Published online by Cambridge University Press: 05 June 2012
People die the way they live. I heard this many times from those who struggled for a simple answer to my prying questions.…“If you understood my life,” they'd say, “you'd understand my death.”Lonny Shavelson
To understand with one's heart the pain of others is an attribute of the Divine.Ronald Valdiserri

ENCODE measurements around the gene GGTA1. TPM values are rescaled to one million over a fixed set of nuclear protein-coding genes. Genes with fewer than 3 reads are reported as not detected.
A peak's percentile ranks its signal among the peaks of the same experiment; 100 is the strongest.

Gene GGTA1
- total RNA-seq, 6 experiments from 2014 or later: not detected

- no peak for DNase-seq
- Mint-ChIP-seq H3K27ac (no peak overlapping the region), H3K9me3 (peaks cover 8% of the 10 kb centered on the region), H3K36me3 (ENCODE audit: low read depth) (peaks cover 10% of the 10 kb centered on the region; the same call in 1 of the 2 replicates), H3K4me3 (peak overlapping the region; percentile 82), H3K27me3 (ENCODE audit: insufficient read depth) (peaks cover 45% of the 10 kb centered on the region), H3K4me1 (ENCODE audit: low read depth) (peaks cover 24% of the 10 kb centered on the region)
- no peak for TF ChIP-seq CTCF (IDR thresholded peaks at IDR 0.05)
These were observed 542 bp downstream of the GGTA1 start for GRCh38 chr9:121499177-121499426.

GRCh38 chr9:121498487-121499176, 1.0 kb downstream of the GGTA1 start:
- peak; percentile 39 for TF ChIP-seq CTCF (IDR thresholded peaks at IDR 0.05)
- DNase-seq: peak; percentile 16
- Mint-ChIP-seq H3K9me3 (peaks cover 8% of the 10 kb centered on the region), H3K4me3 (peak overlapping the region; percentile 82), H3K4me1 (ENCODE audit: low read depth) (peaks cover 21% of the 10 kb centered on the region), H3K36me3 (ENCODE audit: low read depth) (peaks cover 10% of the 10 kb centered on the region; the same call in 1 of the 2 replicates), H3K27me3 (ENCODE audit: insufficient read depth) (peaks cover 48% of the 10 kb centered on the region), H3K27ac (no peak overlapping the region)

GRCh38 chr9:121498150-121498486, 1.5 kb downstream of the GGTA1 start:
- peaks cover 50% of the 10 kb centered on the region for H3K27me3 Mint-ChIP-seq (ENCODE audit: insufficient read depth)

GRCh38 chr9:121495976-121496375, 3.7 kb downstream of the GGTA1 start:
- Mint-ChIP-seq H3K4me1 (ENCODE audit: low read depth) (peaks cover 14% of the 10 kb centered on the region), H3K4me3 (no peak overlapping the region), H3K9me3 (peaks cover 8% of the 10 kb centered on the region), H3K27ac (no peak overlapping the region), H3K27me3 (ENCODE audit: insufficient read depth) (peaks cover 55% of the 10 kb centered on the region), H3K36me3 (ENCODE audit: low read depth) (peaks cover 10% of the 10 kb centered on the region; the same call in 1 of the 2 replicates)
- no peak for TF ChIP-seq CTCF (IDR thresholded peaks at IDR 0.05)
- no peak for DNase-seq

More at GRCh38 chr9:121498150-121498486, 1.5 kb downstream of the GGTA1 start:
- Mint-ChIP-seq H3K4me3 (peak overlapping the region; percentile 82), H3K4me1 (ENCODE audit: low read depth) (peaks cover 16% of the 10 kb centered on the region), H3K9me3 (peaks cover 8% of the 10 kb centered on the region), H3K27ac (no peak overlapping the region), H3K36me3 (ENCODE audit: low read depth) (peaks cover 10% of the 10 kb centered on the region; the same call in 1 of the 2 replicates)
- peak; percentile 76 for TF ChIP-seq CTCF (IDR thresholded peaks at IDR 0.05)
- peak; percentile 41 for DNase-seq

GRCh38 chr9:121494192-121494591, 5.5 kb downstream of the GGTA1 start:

In Chapter 3, I argued that there are conditions under which some few persons may find that their dying experiences place tragic obligations on them. While the locus of moral concern in that chapter revolved around the patient (as it does in every chapter), there has been important acknowledgement throughout that a radically empirical take on values and meaning implicates others as well. This chapter extends the moral implications of our account of significance and obligation for end-of-life care. This “extension” comes by way of a focus on experience within a context familiar in medicine, and yet resides at the margins of individuality and society – situations that involve the issues of euthanasia and assisted suicide. In particular, I wish to explore two aspects of the dying process and our attitudes toward meaningful acts of dying through suicide, assisted suicide, and euthanasia: (1) why and how some of us might wish to die differently, and (2) why and how those of us involved with dying persons might help in their dying processes.